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Dawn Reed is a secondary English teacher at Okemos High School in Okemos, Michigan. She earned her Masters of Arts in Rhetoric and Writing at Michigan State University. She is a Co-Director of Red Cedar Writing Project.  Dawn is interested in teaching with technology and new media literacy. Some of her other interests include the writing process including the ways in which digital and visual literacies impact the writing process. Dawn is co-author of Research Writing Rewired: Lessons that Ground Students’ Digital Learning  and Real Writing: Modernizing the Old School Essay. Follow her @dawnreed.

Writing Project Site

Red Cedar Writing Project


Okemos Public Schools






Research papers often get a bad reputation. But we conduct research all the time in our everyday lives. Whether we want to understand civic issues or make a major life purchase, we need research skills to sift through all the information. Research writing skills students practice in the classroom need to transfer to their lives too. The most powerful opportunities for this kind of academic learning to transfer to lifelong skills happens when students have some degree of choice about the topics and texts they will study, are able to socially construct new meaning from shared experience, and to demonstrate their skills in both writing and through other media.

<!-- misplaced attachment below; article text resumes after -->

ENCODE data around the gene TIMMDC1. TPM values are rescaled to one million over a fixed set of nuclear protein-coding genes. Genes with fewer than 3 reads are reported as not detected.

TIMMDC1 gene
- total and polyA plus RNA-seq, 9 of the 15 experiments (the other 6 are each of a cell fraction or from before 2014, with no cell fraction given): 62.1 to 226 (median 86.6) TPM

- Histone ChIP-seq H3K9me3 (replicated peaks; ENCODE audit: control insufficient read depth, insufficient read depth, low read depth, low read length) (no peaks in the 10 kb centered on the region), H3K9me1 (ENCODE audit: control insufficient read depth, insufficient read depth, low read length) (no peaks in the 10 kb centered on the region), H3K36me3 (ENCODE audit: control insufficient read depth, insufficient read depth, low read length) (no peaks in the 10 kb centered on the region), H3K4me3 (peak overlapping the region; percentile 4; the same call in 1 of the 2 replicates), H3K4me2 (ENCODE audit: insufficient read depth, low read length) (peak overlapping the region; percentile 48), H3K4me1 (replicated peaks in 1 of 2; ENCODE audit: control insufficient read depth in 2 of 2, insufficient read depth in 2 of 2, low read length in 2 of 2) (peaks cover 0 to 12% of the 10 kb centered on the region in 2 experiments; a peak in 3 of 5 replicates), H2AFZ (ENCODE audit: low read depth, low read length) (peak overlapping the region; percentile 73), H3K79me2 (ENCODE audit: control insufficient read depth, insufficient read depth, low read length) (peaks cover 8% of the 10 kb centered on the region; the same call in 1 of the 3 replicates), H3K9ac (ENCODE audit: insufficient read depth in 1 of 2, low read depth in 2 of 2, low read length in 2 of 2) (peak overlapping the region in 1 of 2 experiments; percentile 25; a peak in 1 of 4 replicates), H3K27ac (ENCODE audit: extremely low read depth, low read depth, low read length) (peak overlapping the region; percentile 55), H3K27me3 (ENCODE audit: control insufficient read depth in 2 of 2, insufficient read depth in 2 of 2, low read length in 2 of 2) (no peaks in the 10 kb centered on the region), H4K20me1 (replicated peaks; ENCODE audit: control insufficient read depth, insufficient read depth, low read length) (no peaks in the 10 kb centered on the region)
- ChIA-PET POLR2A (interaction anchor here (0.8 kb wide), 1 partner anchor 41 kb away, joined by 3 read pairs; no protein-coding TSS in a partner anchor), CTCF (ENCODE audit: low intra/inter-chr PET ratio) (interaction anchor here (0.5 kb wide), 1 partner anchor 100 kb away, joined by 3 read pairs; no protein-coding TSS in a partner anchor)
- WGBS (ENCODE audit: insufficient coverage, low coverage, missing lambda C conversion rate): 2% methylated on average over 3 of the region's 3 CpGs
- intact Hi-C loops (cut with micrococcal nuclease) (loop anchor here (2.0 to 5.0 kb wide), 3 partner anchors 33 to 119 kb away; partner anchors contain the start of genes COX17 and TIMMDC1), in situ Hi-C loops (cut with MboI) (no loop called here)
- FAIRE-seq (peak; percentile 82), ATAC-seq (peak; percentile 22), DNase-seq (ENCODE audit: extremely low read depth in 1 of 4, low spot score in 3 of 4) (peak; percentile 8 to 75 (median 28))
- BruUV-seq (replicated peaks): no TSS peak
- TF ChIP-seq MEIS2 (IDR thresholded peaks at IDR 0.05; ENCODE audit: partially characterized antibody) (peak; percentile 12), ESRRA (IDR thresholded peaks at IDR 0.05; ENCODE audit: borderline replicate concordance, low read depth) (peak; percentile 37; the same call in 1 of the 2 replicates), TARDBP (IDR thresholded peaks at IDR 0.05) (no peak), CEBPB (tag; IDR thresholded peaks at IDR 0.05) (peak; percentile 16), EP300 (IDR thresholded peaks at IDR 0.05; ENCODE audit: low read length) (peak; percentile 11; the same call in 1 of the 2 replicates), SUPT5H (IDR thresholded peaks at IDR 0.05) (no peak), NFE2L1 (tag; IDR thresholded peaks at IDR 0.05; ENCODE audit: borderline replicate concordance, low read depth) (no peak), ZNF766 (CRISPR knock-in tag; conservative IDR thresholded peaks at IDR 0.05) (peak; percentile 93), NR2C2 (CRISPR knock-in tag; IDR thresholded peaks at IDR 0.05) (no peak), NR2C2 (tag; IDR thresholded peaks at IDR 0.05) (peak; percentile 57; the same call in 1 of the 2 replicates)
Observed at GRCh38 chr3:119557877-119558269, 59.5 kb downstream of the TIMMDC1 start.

4TDW, digital writing, Research Writing, Research Writing Rewired, digital tools, inquiry
Sep 25, 2016
by Dawn Reed

by Dawn Reed

I believe in the power of voice. As an English Language Arts teacher, I value voice in writing, speaking, and as a means to critical thinking or engaging in ideas. I want my students to know they have something to contribute and can insert their “oar” in life’s many conversations.

audio recording, audience, authenticity, blog, composition, podcasting, purpose, speech, voice
Jun 15, 2010
by Dawn Reed

In 2007 I found myself teaching a speech class for the first time. As I excitedly prepared for this teaching experience, I reflected on times when students gave speeches in my English courses. Often I found students didn't remember what they said in the speech they delivered. At times, they questioned my comments about any content they missed or how their voice and tone sounded during their presentation. It's easy to see how that would happen, public speaking is a common fear and with adrenaline, it's harder to tell how we might deliver something when we cannot see ourselves or hear ourselves as an audience would.

digital literacy, learning, podcasting, reflection, student interview
Apr 30, 2013
by Dawn Reed